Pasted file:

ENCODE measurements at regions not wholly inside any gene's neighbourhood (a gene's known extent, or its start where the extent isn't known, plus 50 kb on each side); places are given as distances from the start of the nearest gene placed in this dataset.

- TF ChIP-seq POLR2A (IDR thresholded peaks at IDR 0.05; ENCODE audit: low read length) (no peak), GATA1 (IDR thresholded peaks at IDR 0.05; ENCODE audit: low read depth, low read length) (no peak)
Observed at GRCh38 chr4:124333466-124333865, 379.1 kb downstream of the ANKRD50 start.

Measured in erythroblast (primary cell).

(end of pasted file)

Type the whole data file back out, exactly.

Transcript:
ENCODE measurements at regions not wholly inside any gene's neighbourhood (a gene's known extent, or its start where the extent isn't known, plus 50 kb on each side); places are given as distances from the start of the nearest gene placed in this dataset.

- TF ChIP-seq POLR2A (IDR thresholded peaks at IDR 0.05; ENCODE audit: low read length) (no peak), GATA1 (IDR thresholded peaks at IDR 0.05; ENCODE audit: low read depth, low read length) (no peak)
Observed at GRCh38 chr4:124333466-124333865, 379.1 kb downstream of the ANKRD50 start.

Measured in erythroblast (primary cell).